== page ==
Recycled content minimums

Washington’s new plastics law requires producers of many common single-use plastics to include a minimum amount of recycled material in their products. This law aims to boost domestic markets for recycled materials and reduce the economic dependence on virgin plastics.

Starting Jan. 1, 2023: 

  • Plastic bottles will be required to initially average at least 15% post-consumer resin (PCR), gradually increasing to 50% PCR
  • Plastic trash bags start at 10% PCR and increase to 20% PCR

Minimum-content requirements drive demand for recyclable materials

Previous recycling legislation has focused on improving the quantity and quality of the recyclable commodity supply. This led to an increase in the collection of materials without improving the development of end markets for these materials. The circular economy is incomplete without end markets no matter how efficiently we collect and sort materials for recycling. Setting minimum-content requirements for recycled content will help create those markets.

Definition of “post-consumer recycled plastic"

Post-consumer resin (PCR) is a technical term for recycled plastic generated by the end-users of plastic products. End users include households, as well as commercial, industrial, and institutional facilities. PCR also includes returns of material from the distribution chain.

This differs from pre-consumer material which is defined as “material diverted during a manufacturing process”.

Products required to meet recycled content minimums

  • Plastic beverage bottles
  • Plastic trash bags
  • Plastic bottles for household cleaning and personal care products

Trash bag labeling requirements start Jan. 1, 2023

Producers must label each package containing plastic trash bags sold or distributed in Washington with:

  • The name and location of the producer (city, state, and country).
  • A uniform resource locator or quick response code to a website that contains this information.

Who is the producer?

Unless otherwise stated in the law:

The manufacturer is the person or entity who is the final authority on decisions about the container in which a covered product is offered as a finished retail product.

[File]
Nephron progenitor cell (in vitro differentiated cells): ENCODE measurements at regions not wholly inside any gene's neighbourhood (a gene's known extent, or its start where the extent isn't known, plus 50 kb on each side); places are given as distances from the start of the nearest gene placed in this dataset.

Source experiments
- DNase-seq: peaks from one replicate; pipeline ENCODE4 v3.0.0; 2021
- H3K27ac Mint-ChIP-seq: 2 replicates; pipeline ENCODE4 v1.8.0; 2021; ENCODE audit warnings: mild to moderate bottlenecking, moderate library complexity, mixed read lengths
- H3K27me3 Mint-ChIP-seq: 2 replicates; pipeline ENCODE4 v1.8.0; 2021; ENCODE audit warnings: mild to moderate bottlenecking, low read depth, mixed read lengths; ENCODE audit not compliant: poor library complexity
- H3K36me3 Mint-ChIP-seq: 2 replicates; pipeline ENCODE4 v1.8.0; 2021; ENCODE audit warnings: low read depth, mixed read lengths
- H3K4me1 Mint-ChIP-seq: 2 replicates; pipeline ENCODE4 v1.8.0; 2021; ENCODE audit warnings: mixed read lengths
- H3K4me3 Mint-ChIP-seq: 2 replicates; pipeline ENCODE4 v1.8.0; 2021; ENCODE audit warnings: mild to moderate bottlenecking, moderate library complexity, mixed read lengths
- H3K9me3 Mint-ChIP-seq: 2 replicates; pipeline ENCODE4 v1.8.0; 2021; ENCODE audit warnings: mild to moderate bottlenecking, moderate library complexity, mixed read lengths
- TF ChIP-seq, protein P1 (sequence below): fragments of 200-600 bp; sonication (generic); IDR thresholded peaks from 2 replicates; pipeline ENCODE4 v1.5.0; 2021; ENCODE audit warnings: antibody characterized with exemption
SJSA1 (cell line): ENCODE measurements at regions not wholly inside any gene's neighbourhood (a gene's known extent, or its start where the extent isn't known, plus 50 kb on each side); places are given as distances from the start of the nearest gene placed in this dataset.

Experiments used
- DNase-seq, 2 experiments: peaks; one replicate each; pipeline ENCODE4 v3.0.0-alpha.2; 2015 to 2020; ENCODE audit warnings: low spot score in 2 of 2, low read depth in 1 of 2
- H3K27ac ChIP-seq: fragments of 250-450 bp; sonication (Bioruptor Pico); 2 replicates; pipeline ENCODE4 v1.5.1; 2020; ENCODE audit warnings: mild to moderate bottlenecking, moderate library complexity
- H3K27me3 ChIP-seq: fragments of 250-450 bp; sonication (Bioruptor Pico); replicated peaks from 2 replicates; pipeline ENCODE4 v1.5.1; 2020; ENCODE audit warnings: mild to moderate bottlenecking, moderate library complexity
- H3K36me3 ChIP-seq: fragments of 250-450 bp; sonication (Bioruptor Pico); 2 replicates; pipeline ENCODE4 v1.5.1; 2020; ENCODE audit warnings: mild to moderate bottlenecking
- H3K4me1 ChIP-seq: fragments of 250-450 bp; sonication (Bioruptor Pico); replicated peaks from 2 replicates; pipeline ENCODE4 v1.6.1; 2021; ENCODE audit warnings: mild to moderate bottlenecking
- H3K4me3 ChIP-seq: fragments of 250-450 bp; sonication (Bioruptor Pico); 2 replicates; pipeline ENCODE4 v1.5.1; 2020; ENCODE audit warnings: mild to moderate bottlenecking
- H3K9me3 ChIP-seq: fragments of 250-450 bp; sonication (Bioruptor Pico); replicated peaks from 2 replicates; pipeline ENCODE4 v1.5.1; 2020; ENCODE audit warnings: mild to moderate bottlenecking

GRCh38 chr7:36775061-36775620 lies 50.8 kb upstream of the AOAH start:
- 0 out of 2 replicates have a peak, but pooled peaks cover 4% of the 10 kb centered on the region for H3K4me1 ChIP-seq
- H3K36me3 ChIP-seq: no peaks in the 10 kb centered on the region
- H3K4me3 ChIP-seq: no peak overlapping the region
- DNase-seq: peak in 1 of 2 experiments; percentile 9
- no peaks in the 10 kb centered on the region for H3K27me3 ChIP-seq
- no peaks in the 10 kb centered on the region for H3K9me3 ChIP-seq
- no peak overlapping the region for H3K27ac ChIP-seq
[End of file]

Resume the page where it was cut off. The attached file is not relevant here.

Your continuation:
• For plastic trash bags, this means the obligated producer is the person or entity that specifies the design of the trash bag.
  • For beverages and household cleaning and personal care products that use plastic containers, this means the obligated producer is the person or entity who is the final authority on decisions about the container in which a covered product is offered.  

We will assume the brand owner is the producer unless we are provided with contrary evidence.

There are many different types of producers, products and supply chains. This aims to provide additional guidance to questions we have received. It may not cover every possible scenario. New details regarding producer obligations may be provided as Ecology gets additional information and through the rulemaking and guidance development process.

How will we determine which person or entity is the manufacturer of the packaged item?

We will look to the person or entity who has final authority on decisions about the container in which covered product is to be offered as a finished retail product (other than just brand or trademark display in a brand-licensing context). Unless provided with evidence otherwise, we will assume the brand owner is the producer.

For plastic trash bags, the obligated producer is the person or entity that specifies the design of the trash bag.

Some producers start reporting in 2024

Beginning April 1, 2024, beverage and trash bag producers must submit an annual report — including the percentage of virgin and PCR plastic content by resin sold or distributed in Washington.

Other covered products will phase in at later dates.

Alternative version

We will equitably determine annual fees for producers

We will estimate our costs to administer the recycled content requirements for each upcoming year, and equitably invoice producers to cover these costs. The official rulemaking process (anticipated for completion in late 2023) may change how fees are calculated.

Producers can follow or participate in the rulemaking process. See our rulemaking webpage.